Scotland’s Greig Laidlaw announced his retirement on Wednesday aged 37, ending a career that saw him captain his country more times than any other player.
Scrumhalf Laidlaw will hang up his boots next month following the conclusion of the club season in Japan, where he has played since 2020.
Laidlaw, who retired from Test rugby after the 2019 World Cup, plans to move into coaching but will stay in Japan “a while longer” with his family.
“Throughout my playing career I have pushed myself, I have taken on new experiences, continuously learnt and immersed myself in different cultures,” he wrote on Instagram.
“I have always enjoyed figuring out how to work as a team and how to get the best out of my teammates, things I will take with me and continue to develop.”
Laidlaw won 76 caps for Scotland, 39 of them as captain.
He finished as Scotland’s second-highest points scorer of all time with 714, trailing only Chris Paterson’s 809.
Laidlaw, the nephew of former Scotland scrumhalf Roy Laidlaw, played in two World Cups and was a member of the British and Irish Lions squad that toured New Zealand in 2017.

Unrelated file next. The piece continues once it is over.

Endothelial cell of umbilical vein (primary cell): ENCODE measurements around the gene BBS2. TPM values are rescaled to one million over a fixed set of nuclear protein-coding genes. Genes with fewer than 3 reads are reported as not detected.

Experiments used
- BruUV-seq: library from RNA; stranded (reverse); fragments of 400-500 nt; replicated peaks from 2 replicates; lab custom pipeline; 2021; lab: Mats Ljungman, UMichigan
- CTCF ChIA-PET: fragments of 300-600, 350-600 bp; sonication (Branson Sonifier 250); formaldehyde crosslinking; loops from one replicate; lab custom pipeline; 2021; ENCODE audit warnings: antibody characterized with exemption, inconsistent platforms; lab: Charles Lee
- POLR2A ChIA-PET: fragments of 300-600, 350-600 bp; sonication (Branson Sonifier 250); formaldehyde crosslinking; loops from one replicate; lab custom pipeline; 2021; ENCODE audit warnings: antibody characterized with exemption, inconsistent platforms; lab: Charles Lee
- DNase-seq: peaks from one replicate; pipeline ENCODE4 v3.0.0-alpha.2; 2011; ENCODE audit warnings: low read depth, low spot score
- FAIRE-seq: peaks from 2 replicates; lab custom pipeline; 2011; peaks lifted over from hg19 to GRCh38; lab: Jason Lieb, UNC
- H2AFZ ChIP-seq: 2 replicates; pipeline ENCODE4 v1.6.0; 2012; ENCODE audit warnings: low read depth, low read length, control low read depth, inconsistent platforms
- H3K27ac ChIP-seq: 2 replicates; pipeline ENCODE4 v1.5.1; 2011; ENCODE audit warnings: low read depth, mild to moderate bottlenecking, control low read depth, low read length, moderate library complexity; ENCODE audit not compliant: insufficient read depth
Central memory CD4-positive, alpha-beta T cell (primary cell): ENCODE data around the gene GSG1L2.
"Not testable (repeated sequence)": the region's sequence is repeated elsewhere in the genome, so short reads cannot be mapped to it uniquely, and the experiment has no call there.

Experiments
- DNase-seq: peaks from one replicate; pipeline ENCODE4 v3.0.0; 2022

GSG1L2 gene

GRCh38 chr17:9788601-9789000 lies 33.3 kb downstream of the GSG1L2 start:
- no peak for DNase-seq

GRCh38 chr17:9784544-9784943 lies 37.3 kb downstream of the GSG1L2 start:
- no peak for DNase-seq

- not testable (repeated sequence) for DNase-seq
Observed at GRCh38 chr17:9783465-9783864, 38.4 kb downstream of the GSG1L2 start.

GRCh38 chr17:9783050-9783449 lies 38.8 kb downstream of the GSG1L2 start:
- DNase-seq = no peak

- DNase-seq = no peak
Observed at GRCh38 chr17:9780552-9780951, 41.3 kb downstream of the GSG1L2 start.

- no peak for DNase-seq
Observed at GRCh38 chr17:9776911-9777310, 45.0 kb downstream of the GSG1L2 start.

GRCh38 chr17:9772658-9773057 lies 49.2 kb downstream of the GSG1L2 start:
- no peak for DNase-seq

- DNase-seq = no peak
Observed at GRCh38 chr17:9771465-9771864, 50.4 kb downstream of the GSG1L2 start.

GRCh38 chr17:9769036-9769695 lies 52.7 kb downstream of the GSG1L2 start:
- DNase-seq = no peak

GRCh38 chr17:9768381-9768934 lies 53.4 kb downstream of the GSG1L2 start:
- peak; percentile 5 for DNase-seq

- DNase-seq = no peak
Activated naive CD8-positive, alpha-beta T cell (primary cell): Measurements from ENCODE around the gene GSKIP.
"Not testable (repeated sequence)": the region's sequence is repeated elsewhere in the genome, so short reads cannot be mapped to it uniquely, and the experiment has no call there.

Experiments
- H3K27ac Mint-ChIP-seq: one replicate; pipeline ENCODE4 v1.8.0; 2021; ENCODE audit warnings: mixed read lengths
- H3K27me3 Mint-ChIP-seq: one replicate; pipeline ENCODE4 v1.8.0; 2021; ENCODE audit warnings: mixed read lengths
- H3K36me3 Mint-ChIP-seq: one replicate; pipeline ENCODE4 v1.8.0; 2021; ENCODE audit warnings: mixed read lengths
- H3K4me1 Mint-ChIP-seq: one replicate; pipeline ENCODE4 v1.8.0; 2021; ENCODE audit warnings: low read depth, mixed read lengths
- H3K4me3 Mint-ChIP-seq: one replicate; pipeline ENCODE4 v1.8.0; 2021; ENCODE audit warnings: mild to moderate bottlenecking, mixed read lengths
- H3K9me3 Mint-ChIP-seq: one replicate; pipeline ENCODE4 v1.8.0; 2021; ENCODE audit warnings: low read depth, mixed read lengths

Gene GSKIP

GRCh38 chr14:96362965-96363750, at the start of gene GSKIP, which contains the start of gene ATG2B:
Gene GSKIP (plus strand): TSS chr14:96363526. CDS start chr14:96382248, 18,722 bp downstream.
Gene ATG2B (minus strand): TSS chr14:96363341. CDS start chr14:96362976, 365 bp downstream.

He captained the Scotland side that bowed out of the 2015 World Cup in controversial circumstances when South African referee Craig Joubert awarded Australia a late penalty in a 35-34 defeat for the Scots at Twickenham.
Laidlaw was incensed that the call did not go to the television match official, and bemused that Joubert ran off the field and back to the changing rooms as soon as he had blown the full-time whistle.
“We were one kick away from being in the semi-finals and arguably we should have been there,” Laidlaw said after the game.
Laidlaw was unable to lead Scotland back to the World Cup quarter-finals in Japan four years later, losing to the host nation to exit at the pool stage.
He brought the curtain down on his international career after the tournament, saying it had been an “incredibly tough” decision.
“To say I will never again stand in the tunnel, filled with nerves, alongside my rugby family and lead my team-mates out onto the pitch at Murrayfield is incredibly hard,” he said.
Laidlaw began his club career with Edinburgh before going on to play for Gloucester and Clermont, before finishing up his career with Urayasu D-Rocks in Japan.
He helped second-division Urayasu reach next month’s promotion-relegation playoff, playing alongside controversial former Australia back Israel Folau.
Laidlaw said playing in Japan had been “the most incredible experience”.
“We intend to stay as a family in Japan a while longer but it is here I will finally hang up my playing boots,” he wrote on Instagram.
“It is time to take everything I have learnt, from a playing career I could only have dreamt of, and move on into coaching.”
© Agence France-Presse
Photo: Getty Images